When Karen Pullen visits downtown Toronto, she experiences a feeling of accomplishment. As an Industrial and Commercial Electrician, she has worked on the city’s most well-known buildings, like the SkyDome (now Rogers Centre) and Scotia Plaza. “I have such a sense of pride,” she says.

Choosing a career with ample rewards

Sense of accomplishment is just one reason an increasing number of women like Pullen are seeking careers in the trades. Though they make up just 8–10 percent of the tradespeople in Canada, more are joining the ranks. Working as a tradeswoman in the unionized Building Trades ensures equal pay for equal work and in Building Trades workplaces, safety is a top priority.

Pullen started her apprenticeship in 1989 without any hesitation. It was the first step to a livelihood that offered a good living wage, benefits, a pension plan, and doing something she loves.

Growing up with a Millwright father, she knew early on she wanted a job in the trades too. “I was always taking things apart,” she recalls. “I’d read manuals and fix things like washing machines on my own. My disposition was always to be self-sufficient.”

That continues today, thanks to the wealth of knowledge she’s gained over the years on construction sites. “I always say to young women that it’s not just that you can earn a living doing this,” she explains. “It boosts your self-esteem. When you own a home, you have the knowledge to fix things yourself. That helps give you the kind of confidence you need to tackle anything that comes up in life.”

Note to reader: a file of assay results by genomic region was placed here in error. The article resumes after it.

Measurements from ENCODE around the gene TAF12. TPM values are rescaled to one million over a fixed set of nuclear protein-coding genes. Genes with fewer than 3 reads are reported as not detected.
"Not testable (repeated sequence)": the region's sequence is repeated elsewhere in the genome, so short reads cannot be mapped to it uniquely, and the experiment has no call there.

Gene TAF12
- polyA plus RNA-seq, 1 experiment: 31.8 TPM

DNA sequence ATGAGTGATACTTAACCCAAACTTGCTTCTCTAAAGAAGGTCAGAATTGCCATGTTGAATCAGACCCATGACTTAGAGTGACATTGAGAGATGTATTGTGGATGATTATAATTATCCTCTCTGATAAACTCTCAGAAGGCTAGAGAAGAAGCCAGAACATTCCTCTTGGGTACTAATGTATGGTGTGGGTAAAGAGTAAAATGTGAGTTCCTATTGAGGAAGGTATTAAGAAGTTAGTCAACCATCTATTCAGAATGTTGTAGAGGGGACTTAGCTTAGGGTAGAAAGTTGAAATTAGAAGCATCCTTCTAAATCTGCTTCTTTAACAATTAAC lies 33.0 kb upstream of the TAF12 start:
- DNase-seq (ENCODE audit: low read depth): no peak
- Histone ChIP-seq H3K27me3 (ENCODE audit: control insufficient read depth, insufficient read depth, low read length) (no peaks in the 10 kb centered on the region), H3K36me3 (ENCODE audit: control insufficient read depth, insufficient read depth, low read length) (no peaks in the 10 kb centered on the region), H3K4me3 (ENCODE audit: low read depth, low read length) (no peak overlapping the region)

Pullen, now a representative with the International Brotherhood of Electrical Workers, Local 353, also enjoys the camaraderie in her profession. “We are a close-knit group. I have family — people who I love and trust. And I’ve got a place where I always belong.”

More women welcomed to careers in trades

Don Schultz has been a Millwright in Toronto for more than 35 years. “It’s a great career. It’s not a job,” he says. “You go to a site, put together the machinery, whether it’s a conveyer system or turbines. When you leave, you know that you’ve contributed a piece of that puzzle. It’s so gratifying and no day is ever the same.”

Now in his role as coordinator of apprenticeship training with the Millwrights Regional Council of Ontario, Schultz is hoping that more women will join the ranks. “I’d like to see more in our trade,” he says. “We’ve seen women really excel in the field. They are eager to prove themselves and they do great.”

He thinks that maybe a career in trades is just not on the radar enough. His organization and others like the Provincial Building and Construction Trades Council of Ontario are getting the word out to women about the potential rewards accessed through apprenticeships. They offer a unique opportunity to learn while you earn, combining hands-on experience with eight weeks of classroom instruction for every 2,000 hours worked.

Ontario sees a 98 percent completion rate amongst Millwright apprenticeships. Currently, 546 Millwrights (or “machine doctors,” as Schultz describes them) are working and studying in the province. “Applicants tend to stick to it,” he says. “It’s our culture. And it’s a desire to achieve their certificate of qualification that says standards have been met. That safety issues are addressed and the work is of a high quality.”

“We have some women applicants,” says Schultz. “They can do very well in this business, but we’d love to see more. We’re hoping those already in the trades will also encourage others to say, ‘You should try it, too.’ It has so much to offer.”